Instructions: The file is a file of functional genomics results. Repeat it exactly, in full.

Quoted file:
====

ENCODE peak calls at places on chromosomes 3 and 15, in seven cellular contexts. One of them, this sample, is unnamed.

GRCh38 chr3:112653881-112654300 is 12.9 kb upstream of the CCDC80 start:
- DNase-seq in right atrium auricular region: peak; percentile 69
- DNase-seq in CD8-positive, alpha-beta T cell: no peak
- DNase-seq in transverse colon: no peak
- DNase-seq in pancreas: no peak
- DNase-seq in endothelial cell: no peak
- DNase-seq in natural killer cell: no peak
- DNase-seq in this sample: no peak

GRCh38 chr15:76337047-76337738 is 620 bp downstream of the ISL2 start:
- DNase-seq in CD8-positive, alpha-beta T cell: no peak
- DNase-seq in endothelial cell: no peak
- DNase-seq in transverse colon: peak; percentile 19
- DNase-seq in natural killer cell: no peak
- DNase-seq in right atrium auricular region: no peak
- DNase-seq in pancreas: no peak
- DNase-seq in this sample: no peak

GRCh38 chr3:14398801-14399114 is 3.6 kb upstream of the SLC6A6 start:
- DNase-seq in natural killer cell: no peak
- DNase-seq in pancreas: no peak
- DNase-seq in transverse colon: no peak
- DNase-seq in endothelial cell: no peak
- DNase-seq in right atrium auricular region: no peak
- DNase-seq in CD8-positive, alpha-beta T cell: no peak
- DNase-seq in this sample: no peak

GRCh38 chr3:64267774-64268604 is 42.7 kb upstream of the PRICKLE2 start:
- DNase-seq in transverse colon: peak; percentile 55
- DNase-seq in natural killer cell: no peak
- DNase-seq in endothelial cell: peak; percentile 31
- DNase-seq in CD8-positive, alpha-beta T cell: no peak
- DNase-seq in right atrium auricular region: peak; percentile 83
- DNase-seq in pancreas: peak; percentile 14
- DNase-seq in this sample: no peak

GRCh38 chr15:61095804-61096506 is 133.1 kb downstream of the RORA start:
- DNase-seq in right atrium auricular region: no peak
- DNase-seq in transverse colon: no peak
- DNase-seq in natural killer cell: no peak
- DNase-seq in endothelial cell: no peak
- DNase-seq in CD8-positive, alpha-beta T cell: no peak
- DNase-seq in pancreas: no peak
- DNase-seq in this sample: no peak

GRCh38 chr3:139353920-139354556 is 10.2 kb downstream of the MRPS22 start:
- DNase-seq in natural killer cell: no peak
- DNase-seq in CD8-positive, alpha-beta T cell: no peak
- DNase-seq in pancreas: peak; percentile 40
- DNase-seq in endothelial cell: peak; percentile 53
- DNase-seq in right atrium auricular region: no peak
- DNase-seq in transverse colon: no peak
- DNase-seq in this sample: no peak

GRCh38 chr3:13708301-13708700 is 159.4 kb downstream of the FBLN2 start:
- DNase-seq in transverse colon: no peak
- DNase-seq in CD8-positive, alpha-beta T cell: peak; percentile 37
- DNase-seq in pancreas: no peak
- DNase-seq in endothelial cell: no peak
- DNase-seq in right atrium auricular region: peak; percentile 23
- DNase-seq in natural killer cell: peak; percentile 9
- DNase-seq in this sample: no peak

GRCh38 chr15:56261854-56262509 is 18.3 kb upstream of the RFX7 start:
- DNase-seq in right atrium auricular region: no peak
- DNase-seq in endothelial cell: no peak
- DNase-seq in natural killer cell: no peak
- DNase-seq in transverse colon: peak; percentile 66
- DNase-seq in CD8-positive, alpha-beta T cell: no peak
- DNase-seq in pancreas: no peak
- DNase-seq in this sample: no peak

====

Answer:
ENCODE peak calls at places on chromosomes 3 and 15, in seven cellular contexts. One of them, this sample, is unnamed.

GRCh38 chr3:112653881-112654300 is 12.9 kb upstream of the CCDC80 start:
- DNase-seq in right atrium auricular region: peak; percentile 69
- DNase-seq in CD8-positive, alpha-beta T cell: no peak
- DNase-seq in transverse colon: no peak
- DNase-seq in pancreas: no peak
- DNase-seq in endothelial cell: no peak
- DNase-seq in natural killer cell: no peak
- DNase-seq in this sample: no peak

GRCh38 chr15:76337047-76337738 is 620 bp downstream of the ISL2 start:
- DNase-seq in CD8-positive, alpha-beta T cell: no peak
- DNase-seq in endothelial cell: no peak
- DNase-seq in transverse colon: peak; percentile 19
- DNase-seq in natural killer cell: no peak
- DNase-seq in right atrium auricular region: no peak
- DNase-seq in pancreas: no peak
- DNase-seq in this sample: no peak

GRCh38 chr3:14398801-14399114 is 3.6 kb upstream of the SLC6A6 start:
- DNase-seq in natural killer cell: no peak
- DNase-seq in pancreas: no peak
- DNase-seq in transverse colon: no peak
- DNase-seq in endothelial cell: no peak
- DNase-seq in right atrium auricular region: no peak
- DNase-seq in CD8-positive, alpha-beta T cell: no peak
- DNase-seq in this sample: no peak

GRCh38 chr3:64267774-64268604 is 42.7 kb upstream of the PRICKLE2 start:
- DNase-seq in transverse colon: peak; percentile 55
- DNase-seq in natural killer cell: no peak
- DNase-seq in endothelial cell: peak; percentile 31
- DNase-seq in CD8-positive, alpha-beta T cell: no peak
- DNase-seq in right atrium auricular region: peak; percentile 83
- DNase-seq in pancreas: peak; percentile 14
- DNase-seq in this sample: no peak

GRCh38 chr15:61095804-61096506 is 133.1 kb downstream of the RORA start:
- DNase-seq in right atrium auricular region: no peak
- DNase-seq in transverse colon: no peak
- DNase-seq in natural killer cell: no peak
- DNase-seq in endothelial cell: no peak
- DNase-seq in CD8-positive, alpha-beta T cell: no peak
- DNase-seq in pancreas: no peak
- DNase-seq in this sample: no peak

GRCh38 chr3:139353920-139354556 is 10.2 kb downstream of the MRPS22 start:
- DNase-seq in natural killer cell: no peak
- DNase-seq in CD8-positive, alpha-beta T cell: no peak
- DNase-seq in pancreas: peak; percentile 40
- DNase-seq in endothelial cell: peak; percentile 53
- DNase-seq in right atrium auricular region: no peak
- DNase-seq in transverse colon: no peak
- DNase-seq in this sample: no peak

GRCh38 chr3:13708301-13708700 is 159.4 kb downstream of the FBLN2 start:
- DNase-seq in transverse colon: no peak
- DNase-seq in CD8-positive, alpha-beta T cell: peak; percentile 37
- DNase-seq in pancreas: no peak
- DNase-seq in endothelial cell: no peak
- DNase-seq in right atrium auricular region: peak; percentile 23
- DNase-seq in natural killer cell: peak; percentile 9
- DNase-seq in this sample: no peak

GRCh38 chr15:56261854-56262509 is 18.3 kb upstream of the RFX7 start:
- DNase-seq in right atrium auricular region: no peak
- DNase-seq in endothelial cell: no peak
- DNase-seq in natural killer cell: no peak
- DNase-seq in transverse colon: peak; percentile 66
- DNase-seq in CD8-positive, alpha-beta T cell: no peak
- DNase-seq in pancreas: no peak
- DNase-seq in this sample: no peak